When starting a new job, transitioning from the old job to a new one can bring its challenges. For many, beginning a new job means having to assimilate into a new office culture, cultivate relationships, learn the ropes of the new position, and establish a reputation. The transition can appear daunting, but there are steps you can take to adjust comfortably to your new job.
While it may seem obvious, you’ll want to begin by establishing relationships with your coworkers and supervisors. Making these connections not only eases you into the company, but also provides reference points as you continue to adjust to your new position. If you’re in a particular department, learn which coworkers are also in your department, what their positions are, and how you will be interacting with them. If you’re on a team, learn who your team members are and how you fit into the dynamic. Establishing your relationships with others will not only solidify your place in the company, but will also provide you with people who can assist you in your transition.
Learn Communication Patterns
As you cultivate relationships, learn the communication patterns. Are there platforms set up that allow coworkers to message each other throughout the office? Are there informal meetings where you can discuss progress as it happens or more structured scheduling practices in place? Does your team exchange constant feedback, or is everyone largely autonomous, occasionally checking in with larger details and complications? Learning communication patterns not only helps you assimilate more easily, but also ensures you aren’t disrupting already established patterns.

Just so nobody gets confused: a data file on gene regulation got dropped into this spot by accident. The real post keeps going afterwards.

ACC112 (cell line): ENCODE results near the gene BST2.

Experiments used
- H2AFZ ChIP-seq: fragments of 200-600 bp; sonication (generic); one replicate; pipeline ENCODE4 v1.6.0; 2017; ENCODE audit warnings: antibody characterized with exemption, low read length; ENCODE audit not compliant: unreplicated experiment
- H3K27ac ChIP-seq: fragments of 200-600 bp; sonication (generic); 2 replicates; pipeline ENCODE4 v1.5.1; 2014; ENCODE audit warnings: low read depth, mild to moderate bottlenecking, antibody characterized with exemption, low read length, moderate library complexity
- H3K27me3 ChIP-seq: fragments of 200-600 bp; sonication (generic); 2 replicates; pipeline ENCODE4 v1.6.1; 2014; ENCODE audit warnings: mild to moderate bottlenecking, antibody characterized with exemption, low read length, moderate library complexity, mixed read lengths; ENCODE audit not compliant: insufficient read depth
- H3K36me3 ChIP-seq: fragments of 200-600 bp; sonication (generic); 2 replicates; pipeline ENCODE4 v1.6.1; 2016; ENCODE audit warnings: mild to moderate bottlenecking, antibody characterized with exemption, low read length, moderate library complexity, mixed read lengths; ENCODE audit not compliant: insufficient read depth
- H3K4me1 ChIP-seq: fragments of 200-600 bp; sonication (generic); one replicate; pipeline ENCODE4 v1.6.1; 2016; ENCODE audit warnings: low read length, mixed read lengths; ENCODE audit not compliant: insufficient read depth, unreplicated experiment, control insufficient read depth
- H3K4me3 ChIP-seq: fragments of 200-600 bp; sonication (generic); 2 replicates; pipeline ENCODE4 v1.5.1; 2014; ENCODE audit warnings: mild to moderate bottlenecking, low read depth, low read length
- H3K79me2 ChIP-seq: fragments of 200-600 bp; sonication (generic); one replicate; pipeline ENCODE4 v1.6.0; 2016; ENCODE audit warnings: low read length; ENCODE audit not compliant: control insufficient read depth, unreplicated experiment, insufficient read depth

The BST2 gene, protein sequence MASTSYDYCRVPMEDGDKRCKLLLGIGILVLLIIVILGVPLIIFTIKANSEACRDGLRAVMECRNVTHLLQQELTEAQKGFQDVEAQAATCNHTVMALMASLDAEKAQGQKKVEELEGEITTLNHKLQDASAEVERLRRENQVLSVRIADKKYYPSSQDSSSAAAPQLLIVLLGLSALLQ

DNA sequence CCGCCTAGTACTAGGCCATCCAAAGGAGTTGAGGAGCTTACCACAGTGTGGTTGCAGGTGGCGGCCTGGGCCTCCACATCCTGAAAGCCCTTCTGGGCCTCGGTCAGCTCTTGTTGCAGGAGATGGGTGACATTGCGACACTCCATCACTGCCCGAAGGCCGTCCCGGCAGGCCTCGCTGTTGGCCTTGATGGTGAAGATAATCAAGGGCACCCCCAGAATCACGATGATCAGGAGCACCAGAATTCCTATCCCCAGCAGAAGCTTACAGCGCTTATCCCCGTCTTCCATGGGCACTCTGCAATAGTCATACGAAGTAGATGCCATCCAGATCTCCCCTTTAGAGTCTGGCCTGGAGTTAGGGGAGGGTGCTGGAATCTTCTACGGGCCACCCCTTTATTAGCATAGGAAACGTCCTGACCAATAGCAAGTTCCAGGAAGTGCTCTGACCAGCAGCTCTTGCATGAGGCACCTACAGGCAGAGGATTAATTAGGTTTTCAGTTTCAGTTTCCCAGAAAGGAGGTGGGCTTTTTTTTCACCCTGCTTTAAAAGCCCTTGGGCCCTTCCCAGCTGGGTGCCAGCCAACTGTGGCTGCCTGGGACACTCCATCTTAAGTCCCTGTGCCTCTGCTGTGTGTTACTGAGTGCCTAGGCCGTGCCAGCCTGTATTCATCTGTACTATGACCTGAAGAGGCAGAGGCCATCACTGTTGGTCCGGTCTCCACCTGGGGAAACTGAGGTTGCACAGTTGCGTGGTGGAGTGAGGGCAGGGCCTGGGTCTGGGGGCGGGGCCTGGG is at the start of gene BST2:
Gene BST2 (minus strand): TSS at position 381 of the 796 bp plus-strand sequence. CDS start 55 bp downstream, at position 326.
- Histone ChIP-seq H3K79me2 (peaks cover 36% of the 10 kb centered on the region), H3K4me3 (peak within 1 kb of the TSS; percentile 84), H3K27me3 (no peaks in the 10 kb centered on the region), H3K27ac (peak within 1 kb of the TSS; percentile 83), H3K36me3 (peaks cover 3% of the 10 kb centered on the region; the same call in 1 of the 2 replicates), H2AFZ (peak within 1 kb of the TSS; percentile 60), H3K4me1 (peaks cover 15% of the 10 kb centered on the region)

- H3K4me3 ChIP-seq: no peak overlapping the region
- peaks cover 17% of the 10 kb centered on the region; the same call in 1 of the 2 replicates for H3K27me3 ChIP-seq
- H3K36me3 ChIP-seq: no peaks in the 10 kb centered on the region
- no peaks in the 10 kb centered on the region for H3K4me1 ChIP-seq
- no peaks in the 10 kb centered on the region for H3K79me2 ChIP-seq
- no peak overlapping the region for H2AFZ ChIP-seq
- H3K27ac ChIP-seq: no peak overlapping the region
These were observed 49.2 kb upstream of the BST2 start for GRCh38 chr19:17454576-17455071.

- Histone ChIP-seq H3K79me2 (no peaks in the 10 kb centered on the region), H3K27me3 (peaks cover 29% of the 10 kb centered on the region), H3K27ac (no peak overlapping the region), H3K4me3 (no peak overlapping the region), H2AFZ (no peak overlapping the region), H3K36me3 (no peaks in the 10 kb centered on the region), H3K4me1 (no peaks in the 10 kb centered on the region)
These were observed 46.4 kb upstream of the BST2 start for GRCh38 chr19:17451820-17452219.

When it comes to learning company or position specifics, don’t hesitate to ask coworkers, mentors, or supervisors questions. While you may feel as though you’re being bothersome, asking questions better prepares you for situations or challenges you may encounter later in your position, which aids in a smoother transition and greater productivity. It’s better to ask for help or advice than to fall behind in work by trying to figure out specifics on your own.
It’s imperative you establish expectations with your boss, supervisors, and coworkers as you begin a new job. What are you expected to accomplish? What is the expected timeline for completing projects? By establishing expectations, you will not only determine what your role will be within the company and become better equipped to fulfill that role, you will also establish your value within the organization.
While navigating the transition from old job to new job may appear daunting, you should ultimately feel confident. Don’t stress yourself out by trying to validate your role within the organization. Instead, focus on finding your place within the organization and discovering which skills and experiences you bring that can further the company.